Everything You Want Me To Be
by Mindy Mejia
The novel opened with Hattie attempting to buy a one-way ticket to New York. Stymied by the airline ticket agent due to her age, she fled and decided to drive as far as she could only to find herself to the place where her body will eventually be found.
Told from three alternating points of view, the novel tells the story of a girl who played various acting roles depending on the audience. Hattie never stopped acting. Before or behind the curtain, she assumed different roles for different people. She was the perfect actress, playing the part of the perfect daughter, friend, and student. But beneath the surface was a dissatisfaction that comes from living in a small town. She’s got big dreams that she knew would never come to fruition if she stayed in her hometown. When she started corresponding with someone online, she found a kindred spirit. Someone whom she considered as the only one that truly knew her. From a clandestine affair between two unlikely people to the eventual investigation of Hattie’s murder, Everything You Want Me To Be was a fantastic mystery that’s quiet and engaging in a way that I prefer my mystery reads ought to be.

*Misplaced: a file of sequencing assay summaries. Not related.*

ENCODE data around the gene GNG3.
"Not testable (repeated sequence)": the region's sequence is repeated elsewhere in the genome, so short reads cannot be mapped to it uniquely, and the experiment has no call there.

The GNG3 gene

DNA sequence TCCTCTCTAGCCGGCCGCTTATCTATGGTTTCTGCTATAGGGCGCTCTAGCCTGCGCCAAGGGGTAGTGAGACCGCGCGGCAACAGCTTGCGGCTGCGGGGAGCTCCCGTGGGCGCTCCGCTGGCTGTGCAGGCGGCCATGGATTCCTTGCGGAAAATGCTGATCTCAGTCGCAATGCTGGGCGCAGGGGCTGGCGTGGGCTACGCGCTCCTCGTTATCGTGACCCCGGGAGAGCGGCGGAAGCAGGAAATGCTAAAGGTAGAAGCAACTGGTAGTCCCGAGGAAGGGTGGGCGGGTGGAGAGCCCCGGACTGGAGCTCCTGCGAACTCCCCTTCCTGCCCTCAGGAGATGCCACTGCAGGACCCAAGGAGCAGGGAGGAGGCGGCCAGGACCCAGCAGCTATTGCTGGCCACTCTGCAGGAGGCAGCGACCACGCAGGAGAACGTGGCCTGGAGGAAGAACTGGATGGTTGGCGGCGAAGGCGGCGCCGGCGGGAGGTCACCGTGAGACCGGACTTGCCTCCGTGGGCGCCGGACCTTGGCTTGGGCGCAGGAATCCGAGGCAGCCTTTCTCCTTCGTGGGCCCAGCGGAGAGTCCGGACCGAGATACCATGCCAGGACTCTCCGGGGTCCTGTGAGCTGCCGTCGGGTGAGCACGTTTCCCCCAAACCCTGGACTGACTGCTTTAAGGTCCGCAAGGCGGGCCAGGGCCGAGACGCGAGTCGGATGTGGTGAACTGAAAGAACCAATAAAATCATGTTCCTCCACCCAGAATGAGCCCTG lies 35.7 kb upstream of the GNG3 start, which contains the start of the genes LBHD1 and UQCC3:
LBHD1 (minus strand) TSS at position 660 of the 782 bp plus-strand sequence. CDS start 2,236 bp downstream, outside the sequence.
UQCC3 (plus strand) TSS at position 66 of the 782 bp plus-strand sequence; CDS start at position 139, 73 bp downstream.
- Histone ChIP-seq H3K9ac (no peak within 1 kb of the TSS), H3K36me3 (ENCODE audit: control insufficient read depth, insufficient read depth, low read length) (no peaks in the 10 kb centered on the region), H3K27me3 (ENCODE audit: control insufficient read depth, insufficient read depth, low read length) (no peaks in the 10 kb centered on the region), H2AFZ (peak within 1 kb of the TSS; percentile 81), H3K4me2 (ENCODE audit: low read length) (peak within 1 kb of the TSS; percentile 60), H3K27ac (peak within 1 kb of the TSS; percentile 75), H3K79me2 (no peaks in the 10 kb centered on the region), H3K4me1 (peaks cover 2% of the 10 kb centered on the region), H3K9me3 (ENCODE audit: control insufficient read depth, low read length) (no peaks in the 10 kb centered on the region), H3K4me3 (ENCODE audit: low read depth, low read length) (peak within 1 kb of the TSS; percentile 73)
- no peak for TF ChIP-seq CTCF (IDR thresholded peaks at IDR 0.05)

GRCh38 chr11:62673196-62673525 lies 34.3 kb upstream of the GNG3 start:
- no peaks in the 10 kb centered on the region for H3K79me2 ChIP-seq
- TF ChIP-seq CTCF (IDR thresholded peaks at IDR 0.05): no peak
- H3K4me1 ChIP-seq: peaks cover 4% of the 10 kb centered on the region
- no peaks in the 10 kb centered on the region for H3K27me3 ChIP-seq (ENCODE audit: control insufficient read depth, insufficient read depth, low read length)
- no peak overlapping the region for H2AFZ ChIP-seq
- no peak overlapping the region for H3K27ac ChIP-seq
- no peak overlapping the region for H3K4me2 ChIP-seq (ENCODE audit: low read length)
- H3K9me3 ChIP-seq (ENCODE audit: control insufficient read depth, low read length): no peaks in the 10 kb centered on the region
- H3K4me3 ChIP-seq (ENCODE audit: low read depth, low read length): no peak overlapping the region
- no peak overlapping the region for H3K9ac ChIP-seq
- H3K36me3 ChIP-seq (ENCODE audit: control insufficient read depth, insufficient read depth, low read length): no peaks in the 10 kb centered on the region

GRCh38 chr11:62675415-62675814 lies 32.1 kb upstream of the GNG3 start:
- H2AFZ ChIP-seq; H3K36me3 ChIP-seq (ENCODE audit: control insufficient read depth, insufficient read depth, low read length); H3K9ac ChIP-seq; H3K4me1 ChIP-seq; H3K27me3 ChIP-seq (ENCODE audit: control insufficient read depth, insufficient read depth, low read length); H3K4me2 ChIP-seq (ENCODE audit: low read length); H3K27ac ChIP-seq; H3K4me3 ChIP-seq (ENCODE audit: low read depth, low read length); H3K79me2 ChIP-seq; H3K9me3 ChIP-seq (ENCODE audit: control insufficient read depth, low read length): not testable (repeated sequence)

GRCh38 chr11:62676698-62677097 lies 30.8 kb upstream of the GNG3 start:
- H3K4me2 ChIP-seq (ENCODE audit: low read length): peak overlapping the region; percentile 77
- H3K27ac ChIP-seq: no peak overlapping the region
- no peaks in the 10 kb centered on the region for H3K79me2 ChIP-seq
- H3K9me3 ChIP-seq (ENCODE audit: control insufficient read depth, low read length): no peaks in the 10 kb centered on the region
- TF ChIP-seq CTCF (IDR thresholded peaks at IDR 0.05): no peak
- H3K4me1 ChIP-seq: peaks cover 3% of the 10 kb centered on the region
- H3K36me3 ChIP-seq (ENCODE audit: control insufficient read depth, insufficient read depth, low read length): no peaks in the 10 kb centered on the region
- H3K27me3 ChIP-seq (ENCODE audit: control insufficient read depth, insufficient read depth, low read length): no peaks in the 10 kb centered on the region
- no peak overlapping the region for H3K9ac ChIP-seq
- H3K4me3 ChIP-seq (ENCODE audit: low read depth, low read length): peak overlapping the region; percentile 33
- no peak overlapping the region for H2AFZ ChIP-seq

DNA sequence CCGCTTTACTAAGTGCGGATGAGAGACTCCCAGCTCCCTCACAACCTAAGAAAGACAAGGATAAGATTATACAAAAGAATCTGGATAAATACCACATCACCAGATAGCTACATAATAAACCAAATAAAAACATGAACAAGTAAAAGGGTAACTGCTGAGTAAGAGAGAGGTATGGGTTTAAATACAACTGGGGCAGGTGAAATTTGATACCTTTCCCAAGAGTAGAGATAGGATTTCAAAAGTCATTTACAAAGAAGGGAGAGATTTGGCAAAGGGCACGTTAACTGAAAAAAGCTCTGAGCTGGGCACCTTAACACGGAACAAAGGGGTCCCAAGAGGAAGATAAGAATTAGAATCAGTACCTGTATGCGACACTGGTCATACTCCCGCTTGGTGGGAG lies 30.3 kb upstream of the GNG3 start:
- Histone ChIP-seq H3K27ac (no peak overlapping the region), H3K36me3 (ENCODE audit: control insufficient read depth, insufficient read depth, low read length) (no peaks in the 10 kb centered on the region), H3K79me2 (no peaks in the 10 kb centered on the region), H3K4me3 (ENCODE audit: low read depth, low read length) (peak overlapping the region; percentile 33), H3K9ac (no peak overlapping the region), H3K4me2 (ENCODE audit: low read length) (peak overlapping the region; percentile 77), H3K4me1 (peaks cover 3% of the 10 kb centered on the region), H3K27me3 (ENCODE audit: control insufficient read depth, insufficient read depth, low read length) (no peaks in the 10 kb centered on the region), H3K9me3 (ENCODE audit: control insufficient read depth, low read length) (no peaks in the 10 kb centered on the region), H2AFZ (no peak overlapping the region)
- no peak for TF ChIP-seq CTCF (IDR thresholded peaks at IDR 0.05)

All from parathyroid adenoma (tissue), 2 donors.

Though far from dull, the author sets an easy pace by which she told Hattie’s story. The suspense comes from the slow reveal of the pieces of the puzzle that come together in a surprising visage. In here, we see Hattie as someone who has crafted the art of acting. She was very adept in duping people into believing her genuineness with great efficacy. But that does not make her a suspect character. It’s done without any malice but more so because Hattie was a people-pleaser through and through. The malice that lurks within was in the way she manipulated the people around her. She was a master in a way that actors tend to be so your initial impression would be that she’s a well-adjusted, normal teenager.
I looked at Tommy until the horny teenager faded away and he became my instrument. I looked at his fingers and saw a hand that was mine to wield, that I could drive to murder the king himself. I looked at his confused expression and saw the madness that we would soon share. I became cold, too cold to feel. By the time he cleared his throat to say his first line, I could tase my own death.”
But inside, she’s a mess of ennui and discontent. So when she met a person who had given her a taste of something different and exciting, she clung to him like a buoy drifting into the open sea.
The investigation itself is methodically neat. On the whole, there are only two major suspects so there’s a 50/50 chance that you’ll be right. Still, it’s fun to follow the red herrings. Lately, I’ve been drawn to stories with an easy pace. I like the mystery of the characters and the crime that needed to be solved. Sometimes, mysteries don’t need to be action at every turn of the page. It’s these that make for a perfect book to read in winter afternoons.